The questions is based upon a false premise that there are fallen heavenly messengers / angels. The false belief of "fallen angles" came about during the intertestamental period under pressure brought by the Selucid and Greek rulers that wanted Jerusalem and Judea to conform to pagan Greek social and religious practices.
There are no heavenly messengers / angels that have sinned, or fallen out of heaven. That is to presume that God's heavenly messengers were subject to the Law of Moses handed down at Sinai. It is also to presume that the heavenly messengers do not know and understand the power of our heavenly Father whom they see, and face every day! The heavenly messengers do the will of our Father in heaven (Psa. 103:20).
(See "Testing The Spirits Part IVa - Slandering Angels here and Part IVb here as well as the posts by Stan Lindsey cited therein.)
Further, the question also presumes, as is commonly taught, that the "prince of this world" (John 16:11), or the "god of this world" (2 Cor. 4:4) referred to the "devil" or "Satan". That false belief also comes from pagan theology of the Persian Zoroastrian belief in a two-god religion.
First audience perspective will reveal that there was a "god" of their world - the Roman empire, the 4th beast kingdom of Daniel - that ruled over their world - the Caesar who called himself a son of "god". That particular Caesar who ruled the Roman empire during the time that both the gospel of John and 2. Corinthians were written was Nero.
The phrase "the god of this world" never referred to the devil, or Satan, as our Father in heaven has never abdicated His rule and authority over this earth (Ex. 19:5; 1 Chron. 29:12; Psa. 47:2; 103:19; Psa. 22:27-28; etc.) See the post "The God of This Age..." ShreddingTheVeil.)
And further, the question assumes that the pronoun "we" in 1 Cor. 6:3 includes the audience. Who does "we" refer to but the apostles of whom Paul is one of the ministrants to the assemblies of Christ, the ecclesia.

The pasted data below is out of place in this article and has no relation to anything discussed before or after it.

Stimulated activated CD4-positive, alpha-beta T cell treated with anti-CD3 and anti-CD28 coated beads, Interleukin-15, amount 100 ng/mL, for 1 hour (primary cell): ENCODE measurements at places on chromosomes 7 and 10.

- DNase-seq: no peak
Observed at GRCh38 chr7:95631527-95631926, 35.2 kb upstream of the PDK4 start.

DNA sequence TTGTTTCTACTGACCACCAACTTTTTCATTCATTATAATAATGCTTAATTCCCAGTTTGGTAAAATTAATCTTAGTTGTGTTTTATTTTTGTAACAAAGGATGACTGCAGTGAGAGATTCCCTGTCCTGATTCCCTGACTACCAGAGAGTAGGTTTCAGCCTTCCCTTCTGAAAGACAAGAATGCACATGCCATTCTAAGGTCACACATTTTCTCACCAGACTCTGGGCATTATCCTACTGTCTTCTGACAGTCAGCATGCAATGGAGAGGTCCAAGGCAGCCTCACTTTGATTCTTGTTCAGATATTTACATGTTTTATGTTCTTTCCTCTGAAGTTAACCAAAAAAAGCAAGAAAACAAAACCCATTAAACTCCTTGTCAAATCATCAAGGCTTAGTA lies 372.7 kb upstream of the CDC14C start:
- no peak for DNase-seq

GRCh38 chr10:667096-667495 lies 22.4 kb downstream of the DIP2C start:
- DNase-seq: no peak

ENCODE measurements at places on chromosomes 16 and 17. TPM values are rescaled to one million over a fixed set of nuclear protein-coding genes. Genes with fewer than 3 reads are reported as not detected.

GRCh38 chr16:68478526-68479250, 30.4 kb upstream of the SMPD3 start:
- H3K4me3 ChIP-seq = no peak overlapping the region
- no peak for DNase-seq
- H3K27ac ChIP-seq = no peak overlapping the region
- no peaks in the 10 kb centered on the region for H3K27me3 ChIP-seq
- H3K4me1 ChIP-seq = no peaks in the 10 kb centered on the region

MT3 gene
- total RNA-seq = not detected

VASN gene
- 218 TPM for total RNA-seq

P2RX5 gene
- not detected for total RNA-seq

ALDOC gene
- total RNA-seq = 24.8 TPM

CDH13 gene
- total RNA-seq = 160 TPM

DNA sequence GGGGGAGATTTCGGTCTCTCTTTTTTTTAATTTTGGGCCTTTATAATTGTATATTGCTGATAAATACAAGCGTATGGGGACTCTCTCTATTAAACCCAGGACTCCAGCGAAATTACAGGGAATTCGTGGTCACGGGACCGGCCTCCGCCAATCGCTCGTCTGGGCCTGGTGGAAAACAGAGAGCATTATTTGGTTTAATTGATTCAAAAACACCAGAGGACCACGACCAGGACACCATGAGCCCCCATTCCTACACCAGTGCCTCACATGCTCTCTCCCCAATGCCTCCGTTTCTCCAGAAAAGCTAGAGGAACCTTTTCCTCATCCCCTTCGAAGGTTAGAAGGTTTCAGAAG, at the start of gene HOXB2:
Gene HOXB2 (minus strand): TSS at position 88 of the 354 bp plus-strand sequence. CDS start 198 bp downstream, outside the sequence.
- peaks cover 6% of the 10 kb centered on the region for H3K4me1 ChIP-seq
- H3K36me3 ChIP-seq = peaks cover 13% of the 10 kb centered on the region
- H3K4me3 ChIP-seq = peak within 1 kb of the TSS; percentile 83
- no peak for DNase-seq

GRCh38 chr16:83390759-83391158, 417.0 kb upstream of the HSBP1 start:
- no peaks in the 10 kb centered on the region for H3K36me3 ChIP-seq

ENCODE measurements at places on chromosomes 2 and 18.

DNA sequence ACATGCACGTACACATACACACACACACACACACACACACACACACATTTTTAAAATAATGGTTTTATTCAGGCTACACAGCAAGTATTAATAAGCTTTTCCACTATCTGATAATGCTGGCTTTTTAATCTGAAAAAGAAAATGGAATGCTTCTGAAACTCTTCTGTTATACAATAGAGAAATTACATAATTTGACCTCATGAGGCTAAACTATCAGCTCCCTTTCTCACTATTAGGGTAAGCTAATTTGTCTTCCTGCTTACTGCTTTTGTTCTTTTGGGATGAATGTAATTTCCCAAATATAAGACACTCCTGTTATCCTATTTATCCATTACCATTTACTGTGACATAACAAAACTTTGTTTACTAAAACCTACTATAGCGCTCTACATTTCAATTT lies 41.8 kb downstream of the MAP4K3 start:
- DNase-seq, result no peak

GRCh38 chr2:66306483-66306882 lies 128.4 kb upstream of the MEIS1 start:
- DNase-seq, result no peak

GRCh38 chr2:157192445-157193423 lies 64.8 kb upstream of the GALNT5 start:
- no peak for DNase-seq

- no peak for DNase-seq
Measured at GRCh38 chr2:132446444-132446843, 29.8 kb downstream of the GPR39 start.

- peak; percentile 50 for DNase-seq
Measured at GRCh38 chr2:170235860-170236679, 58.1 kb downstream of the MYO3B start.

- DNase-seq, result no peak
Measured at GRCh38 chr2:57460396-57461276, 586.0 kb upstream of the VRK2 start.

The context of 1 Cor. 6 was of the brethren suing each other before unjust courts of unbelievers. Paul was telling them that they have discernment to judge within the assembly, and that the ultimate authority over them were the apostles to whom Christ had given the authority as ministrants to the assemblies. The Apostles would be judging "messengers / angels" of the gospel of Christ, those messengers who might be trying to alter or change the gospel message (1 Gal. 1:7-10).
(See also the post at my blog "The First Audience Perspective of Romans 13" here.)
Therefor, as there are no fallen angels, there are no heavenly messengers / angels awaiting judgment. And, as the "god of this world" was Caesar Nero who had already been judged by our heavenly Father, it does not apply to 1 Cor. 6. And, the judgment of the things of this life does not refer to judgment of things in heaven, the next life.
The promise of reigning with Christ in heaven does not imply that we will take on His role of judgment in heaven. All judgment is left to Christ (John 5:22, 27; 8:16; Rom. 2:16; 2 Tim. 4:1). No where do the scriptures say that we will judge in place of Him or for Him.
The answer to the question is that there are no heavenly messengers waiting for judgment. All messengers subject to judgment are earthly men who are unbelievers, or who have fallen away from the gospel of Christ.